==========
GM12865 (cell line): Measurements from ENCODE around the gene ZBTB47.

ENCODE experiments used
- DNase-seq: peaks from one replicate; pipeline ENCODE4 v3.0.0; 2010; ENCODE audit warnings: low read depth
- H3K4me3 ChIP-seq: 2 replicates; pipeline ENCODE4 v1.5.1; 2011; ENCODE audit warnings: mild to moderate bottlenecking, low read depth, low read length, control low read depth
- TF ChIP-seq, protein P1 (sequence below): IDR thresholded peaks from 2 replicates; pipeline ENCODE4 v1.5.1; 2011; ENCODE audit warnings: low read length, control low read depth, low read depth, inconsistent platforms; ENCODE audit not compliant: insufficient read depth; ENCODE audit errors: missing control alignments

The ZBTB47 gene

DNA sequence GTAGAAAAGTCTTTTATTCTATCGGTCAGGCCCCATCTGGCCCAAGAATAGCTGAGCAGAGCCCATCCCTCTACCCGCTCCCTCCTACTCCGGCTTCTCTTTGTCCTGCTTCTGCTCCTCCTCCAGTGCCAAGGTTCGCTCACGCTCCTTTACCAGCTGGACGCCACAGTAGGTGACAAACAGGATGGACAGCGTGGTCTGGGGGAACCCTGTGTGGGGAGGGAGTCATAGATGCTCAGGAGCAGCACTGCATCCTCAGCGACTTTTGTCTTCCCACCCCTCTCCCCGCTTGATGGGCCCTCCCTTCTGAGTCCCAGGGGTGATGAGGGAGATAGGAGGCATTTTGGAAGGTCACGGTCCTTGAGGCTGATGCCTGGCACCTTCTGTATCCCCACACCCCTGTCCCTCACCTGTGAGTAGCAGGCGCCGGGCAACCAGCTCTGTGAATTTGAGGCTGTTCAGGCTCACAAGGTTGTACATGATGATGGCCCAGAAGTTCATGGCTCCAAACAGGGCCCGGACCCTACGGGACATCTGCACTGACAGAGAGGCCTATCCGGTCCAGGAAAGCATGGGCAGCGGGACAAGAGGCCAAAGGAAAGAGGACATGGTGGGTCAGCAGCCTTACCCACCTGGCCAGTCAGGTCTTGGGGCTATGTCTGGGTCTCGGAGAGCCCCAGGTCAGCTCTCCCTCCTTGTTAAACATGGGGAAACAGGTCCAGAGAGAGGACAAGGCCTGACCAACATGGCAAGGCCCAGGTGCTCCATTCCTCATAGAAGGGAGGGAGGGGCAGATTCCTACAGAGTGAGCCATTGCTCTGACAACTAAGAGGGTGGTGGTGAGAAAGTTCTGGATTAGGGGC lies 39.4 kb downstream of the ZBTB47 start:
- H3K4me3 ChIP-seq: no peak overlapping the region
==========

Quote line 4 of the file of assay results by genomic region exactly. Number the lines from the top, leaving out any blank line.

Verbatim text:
- H3K4me3 ChIP-seq: 2 replicates; pipeline ENCODE4 v1.5.1; 2011; ENCODE audit warnings: mild to moderate bottlenecking, low read depth, low read length, control low read depth